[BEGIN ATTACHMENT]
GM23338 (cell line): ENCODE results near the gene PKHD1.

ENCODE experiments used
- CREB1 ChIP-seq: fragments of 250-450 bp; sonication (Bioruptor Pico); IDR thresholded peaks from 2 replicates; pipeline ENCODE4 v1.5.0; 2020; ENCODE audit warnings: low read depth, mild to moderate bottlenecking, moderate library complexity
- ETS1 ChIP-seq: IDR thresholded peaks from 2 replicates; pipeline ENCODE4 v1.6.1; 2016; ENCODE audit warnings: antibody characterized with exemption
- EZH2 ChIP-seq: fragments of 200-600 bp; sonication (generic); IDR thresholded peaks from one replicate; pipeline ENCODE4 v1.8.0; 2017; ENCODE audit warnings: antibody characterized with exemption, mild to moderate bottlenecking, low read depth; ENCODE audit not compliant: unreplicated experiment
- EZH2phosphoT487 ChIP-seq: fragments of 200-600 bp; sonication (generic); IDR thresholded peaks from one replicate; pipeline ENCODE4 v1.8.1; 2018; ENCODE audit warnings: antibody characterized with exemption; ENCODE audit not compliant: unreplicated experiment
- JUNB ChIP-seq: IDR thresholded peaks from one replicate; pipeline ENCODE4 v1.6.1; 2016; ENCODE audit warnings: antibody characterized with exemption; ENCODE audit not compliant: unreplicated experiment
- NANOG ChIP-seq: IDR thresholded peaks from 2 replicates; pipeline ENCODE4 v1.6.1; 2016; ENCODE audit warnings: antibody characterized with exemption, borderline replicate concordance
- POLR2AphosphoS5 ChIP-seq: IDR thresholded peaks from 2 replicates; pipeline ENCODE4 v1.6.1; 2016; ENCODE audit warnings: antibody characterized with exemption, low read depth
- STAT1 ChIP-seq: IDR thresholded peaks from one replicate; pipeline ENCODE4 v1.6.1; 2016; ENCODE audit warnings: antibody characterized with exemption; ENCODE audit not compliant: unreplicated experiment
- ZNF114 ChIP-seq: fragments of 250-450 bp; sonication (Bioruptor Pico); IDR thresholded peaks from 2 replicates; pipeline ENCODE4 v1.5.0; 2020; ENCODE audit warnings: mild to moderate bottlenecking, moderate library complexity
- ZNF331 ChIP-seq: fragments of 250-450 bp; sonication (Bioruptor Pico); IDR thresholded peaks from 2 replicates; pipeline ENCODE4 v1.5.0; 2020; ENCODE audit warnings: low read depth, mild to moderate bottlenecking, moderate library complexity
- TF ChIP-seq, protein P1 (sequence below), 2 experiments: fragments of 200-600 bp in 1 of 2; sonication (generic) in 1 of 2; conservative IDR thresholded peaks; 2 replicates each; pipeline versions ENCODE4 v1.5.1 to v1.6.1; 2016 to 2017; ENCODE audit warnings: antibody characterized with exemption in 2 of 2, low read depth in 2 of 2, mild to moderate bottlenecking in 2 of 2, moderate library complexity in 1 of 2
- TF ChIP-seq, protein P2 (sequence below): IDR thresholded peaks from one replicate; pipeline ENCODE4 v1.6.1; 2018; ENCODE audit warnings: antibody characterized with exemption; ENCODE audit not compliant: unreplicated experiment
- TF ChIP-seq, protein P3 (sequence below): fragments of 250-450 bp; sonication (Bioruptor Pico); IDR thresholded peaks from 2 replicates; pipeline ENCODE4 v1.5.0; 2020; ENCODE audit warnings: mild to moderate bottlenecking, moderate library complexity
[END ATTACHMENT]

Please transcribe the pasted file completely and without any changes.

GM23338 (cell line): ENCODE results near the gene PKHD1.

ENCODE experiments used
- CREB1 ChIP-seq: fragments of 250-450 bp; sonication (Bioruptor Pico); IDR thresholded peaks from 2 replicates; pipeline ENCODE4 v1.5.0; 2020; ENCODE audit warnings: low read depth, mild to moderate bottlenecking, moderate library complexity
- ETS1 ChIP-seq: IDR thresholded peaks from 2 replicates; pipeline ENCODE4 v1.6.1; 2016; ENCODE audit warnings: antibody characterized with exemption
- EZH2 ChIP-seq: fragments of 200-600 bp; sonication (generic); IDR thresholded peaks from one replicate; pipeline ENCODE4 v1.8.0; 2017; ENCODE audit warnings: antibody characterized with exemption, mild to moderate bottlenecking, low read depth; ENCODE audit not compliant: unreplicated experiment
- EZH2phosphoT487 ChIP-seq: fragments of 200-600 bp; sonication (generic); IDR thresholded peaks from one replicate; pipeline ENCODE4 v1.8.1; 2018; ENCODE audit warnings: antibody characterized with exemption; ENCODE audit not compliant: unreplicated experiment
- JUNB ChIP-seq: IDR thresholded peaks from one replicate; pipeline ENCODE4 v1.6.1; 2016; ENCODE audit warnings: antibody characterized with exemption; ENCODE audit not compliant: unreplicated experiment
- NANOG ChIP-seq: IDR thresholded peaks from 2 replicates; pipeline ENCODE4 v1.6.1; 2016; ENCODE audit warnings: antibody characterized with exemption, borderline replicate concordance
- POLR2AphosphoS5 ChIP-seq: IDR thresholded peaks from 2 replicates; pipeline ENCODE4 v1.6.1; 2016; ENCODE audit warnings: antibody characterized with exemption, low read depth
- STAT1 ChIP-seq: IDR thresholded peaks from one replicate; pipeline ENCODE4 v1.6.1; 2016; ENCODE audit warnings: antibody characterized with exemption; ENCODE audit not compliant: unreplicated experiment
- ZNF114 ChIP-seq: fragments of 250-450 bp; sonication (Bioruptor Pico); IDR thresholded peaks from 2 replicates; pipeline ENCODE4 v1.5.0; 2020; ENCODE audit warnings: mild to moderate bottlenecking, moderate library complexity
- ZNF331 ChIP-seq: fragments of 250-450 bp; sonication (Bioruptor Pico); IDR thresholded peaks from 2 replicates; pipeline ENCODE4 v1.5.0; 2020; ENCODE audit warnings: low read depth, mild to moderate bottlenecking, moderate library complexity
- TF ChIP-seq, protein P1 (sequence below), 2 experiments: fragments of 200-600 bp in 1 of 2; sonication (generic) in 1 of 2; conservative IDR thresholded peaks; 2 replicates each; pipeline versions ENCODE4 v1.5.1 to v1.6.1; 2016 to 2017; ENCODE audit warnings: antibody characterized with exemption in 2 of 2, low read depth in 2 of 2, mild to moderate bottlenecking in 2 of 2, moderate library complexity in 1 of 2
- TF ChIP-seq, protein P2 (sequence below): IDR thresholded peaks from one replicate; pipeline ENCODE4 v1.6.1; 2018; ENCODE audit warnings: antibody characterized with exemption; ENCODE audit not compliant: unreplicated experiment
- TF ChIP-seq, protein P3 (sequence below): fragments of 250-450 bp; sonication (Bioruptor Pico); IDR thresholded peaks from 2 replicates; pipeline ENCODE4 v1.5.0; 2020; ENCODE audit warnings: mild to moderate bottlenecking, moderate library complexity